I went to Wireless Japan 2008 last week to check it out. In general, I don't like trade shows much, since I think they're an inefficient use of time. However now that I have a blog, I feel obliged to seek out interesting things to post. Unfortunately, there wasn't a whole lot that interested me but  here are some things that kind of tickled my pickle:

  • The Zigbee pavilion was much more crowded than the Wi-Max pavilion, which was like a ghost town. I seriously felt bad for the vendors there. Go figure...
  • There was a huge crowd at the TI Zigbee booth and everyone was asking fairly knowledgeable Zigbee questions. I was also surprised to hear many people asking questions about the CC2591 which was just announced. I guess that means that people are actively following Zigbee news.
  • Renesas will be coming out with their first MCU + radio chip next year. This will be their first 802.15.4 chip and will probably be using the ZMD IP which runs at 900 MHz. Don't take my word for it, tho.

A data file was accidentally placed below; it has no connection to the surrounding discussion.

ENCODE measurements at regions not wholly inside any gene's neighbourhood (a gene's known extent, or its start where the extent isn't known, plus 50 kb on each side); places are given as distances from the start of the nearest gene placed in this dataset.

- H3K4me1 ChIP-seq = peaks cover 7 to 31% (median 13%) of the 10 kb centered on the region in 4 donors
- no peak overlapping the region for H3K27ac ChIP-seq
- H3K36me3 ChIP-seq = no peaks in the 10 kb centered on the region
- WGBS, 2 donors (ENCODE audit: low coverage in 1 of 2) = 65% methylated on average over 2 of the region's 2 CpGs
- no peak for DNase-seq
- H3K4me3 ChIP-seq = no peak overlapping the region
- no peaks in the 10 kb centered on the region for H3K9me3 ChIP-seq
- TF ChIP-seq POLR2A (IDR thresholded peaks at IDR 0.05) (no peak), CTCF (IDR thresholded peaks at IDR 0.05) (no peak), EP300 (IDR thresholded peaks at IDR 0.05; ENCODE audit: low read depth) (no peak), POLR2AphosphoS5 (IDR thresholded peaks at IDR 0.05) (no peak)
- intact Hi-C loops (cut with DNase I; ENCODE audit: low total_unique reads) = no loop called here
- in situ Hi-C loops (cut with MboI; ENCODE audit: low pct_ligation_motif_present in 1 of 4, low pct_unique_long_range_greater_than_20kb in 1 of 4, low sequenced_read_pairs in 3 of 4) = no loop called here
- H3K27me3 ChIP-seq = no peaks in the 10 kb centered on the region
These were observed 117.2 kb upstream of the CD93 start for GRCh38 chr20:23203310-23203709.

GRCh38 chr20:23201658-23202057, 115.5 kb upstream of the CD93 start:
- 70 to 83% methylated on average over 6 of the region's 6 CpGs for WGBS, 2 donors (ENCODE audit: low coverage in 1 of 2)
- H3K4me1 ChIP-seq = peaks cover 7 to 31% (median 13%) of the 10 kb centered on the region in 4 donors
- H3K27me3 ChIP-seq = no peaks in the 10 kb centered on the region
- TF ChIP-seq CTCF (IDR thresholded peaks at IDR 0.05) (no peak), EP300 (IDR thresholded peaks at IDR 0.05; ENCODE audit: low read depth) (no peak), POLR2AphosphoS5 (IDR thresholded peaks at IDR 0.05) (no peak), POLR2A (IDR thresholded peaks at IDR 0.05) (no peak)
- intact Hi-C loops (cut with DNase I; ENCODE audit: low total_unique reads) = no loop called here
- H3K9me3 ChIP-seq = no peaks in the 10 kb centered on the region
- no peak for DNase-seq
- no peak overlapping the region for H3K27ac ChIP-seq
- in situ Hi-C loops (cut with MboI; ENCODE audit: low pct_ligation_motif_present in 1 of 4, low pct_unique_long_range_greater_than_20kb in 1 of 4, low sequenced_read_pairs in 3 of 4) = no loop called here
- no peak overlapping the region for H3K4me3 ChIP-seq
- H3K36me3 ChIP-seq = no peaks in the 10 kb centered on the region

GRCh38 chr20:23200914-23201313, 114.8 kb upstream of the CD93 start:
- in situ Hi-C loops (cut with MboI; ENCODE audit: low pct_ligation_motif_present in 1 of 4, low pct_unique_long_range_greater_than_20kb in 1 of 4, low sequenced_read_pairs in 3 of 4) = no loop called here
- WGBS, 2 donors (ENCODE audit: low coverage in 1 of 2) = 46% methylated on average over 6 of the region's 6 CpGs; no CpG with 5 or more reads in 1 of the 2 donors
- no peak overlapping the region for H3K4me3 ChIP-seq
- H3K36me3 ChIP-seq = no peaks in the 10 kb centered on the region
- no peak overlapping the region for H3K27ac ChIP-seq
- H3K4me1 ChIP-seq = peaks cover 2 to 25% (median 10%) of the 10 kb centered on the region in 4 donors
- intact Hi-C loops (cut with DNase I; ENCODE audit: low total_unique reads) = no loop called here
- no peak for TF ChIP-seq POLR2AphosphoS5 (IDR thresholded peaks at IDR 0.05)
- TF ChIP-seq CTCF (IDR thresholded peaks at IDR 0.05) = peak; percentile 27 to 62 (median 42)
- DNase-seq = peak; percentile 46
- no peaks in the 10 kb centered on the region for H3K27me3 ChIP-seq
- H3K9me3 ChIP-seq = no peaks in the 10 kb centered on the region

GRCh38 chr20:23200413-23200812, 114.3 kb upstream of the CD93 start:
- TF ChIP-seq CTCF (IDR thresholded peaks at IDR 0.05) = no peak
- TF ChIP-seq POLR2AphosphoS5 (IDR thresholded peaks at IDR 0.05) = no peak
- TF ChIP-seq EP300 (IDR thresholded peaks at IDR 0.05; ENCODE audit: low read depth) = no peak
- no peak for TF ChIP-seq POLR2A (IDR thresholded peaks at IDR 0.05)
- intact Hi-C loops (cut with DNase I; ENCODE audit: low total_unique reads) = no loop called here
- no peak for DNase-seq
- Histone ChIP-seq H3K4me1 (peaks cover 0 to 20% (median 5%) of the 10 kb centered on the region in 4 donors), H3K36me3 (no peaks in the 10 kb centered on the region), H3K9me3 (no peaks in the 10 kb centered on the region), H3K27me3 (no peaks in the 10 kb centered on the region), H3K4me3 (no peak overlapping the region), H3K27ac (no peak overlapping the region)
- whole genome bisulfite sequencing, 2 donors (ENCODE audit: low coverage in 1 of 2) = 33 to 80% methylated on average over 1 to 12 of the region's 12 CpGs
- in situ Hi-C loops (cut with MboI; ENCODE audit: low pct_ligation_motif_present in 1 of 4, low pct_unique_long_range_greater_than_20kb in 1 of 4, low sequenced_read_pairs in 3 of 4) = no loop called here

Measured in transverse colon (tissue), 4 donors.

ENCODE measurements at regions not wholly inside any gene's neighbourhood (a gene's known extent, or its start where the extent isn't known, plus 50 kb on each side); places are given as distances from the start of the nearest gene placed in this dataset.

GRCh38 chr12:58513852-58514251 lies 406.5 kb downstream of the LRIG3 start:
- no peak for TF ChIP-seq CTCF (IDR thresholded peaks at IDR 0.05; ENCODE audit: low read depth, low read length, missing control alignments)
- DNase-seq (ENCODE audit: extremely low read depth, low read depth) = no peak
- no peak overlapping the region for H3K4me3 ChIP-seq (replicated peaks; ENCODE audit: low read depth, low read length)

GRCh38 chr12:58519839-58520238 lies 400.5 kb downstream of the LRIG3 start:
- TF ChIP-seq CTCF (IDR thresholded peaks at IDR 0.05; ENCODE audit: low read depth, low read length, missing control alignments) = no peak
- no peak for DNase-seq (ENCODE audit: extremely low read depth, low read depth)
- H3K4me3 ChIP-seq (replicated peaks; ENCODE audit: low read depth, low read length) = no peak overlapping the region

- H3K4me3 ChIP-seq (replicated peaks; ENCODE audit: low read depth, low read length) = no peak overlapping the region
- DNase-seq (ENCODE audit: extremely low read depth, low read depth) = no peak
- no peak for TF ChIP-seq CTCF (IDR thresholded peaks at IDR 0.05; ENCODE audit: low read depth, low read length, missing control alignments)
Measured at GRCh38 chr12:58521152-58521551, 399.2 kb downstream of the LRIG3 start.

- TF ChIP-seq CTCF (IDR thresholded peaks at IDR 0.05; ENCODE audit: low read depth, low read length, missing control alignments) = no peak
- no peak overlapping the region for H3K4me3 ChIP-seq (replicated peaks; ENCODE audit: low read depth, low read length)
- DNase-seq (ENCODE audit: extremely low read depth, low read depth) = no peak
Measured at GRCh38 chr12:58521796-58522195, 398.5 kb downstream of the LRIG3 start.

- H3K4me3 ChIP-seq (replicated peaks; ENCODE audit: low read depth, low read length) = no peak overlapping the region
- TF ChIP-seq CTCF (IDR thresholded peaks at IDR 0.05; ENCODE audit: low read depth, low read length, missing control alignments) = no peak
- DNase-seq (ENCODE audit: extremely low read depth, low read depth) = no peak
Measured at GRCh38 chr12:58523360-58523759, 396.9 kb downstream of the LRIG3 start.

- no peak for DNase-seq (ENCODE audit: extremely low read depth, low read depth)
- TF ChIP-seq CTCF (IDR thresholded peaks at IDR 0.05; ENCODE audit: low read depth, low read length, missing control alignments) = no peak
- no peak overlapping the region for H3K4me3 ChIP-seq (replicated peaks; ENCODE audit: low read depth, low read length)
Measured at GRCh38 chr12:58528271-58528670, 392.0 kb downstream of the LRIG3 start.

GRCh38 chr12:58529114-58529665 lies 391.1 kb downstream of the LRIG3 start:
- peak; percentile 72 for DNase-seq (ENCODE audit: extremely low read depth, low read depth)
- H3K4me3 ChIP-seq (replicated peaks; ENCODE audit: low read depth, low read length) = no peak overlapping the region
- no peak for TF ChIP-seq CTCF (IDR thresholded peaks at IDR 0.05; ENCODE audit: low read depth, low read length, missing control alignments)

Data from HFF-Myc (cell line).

• People seem to be excited about Japan opening up the 950 MHz spectrum soon. There's currently an 802.15.4 group working on a variant to support this. The variant is called 802.15.4d and was previously posted in this article.
  • This was the first time I saw Greenpeak with a booth in Japan. Looks like they opened up a Japanese office here now that they came out with their first silicon.
  • I thorougly questioned a representative from one of the major Zigbee test houses and he didn't know that Zigbee 2007 was different than Zigbee Pro. This implies that there aren't a lot of companies testing for Zigbee 2007 (or the compliance tests aren't finished yet).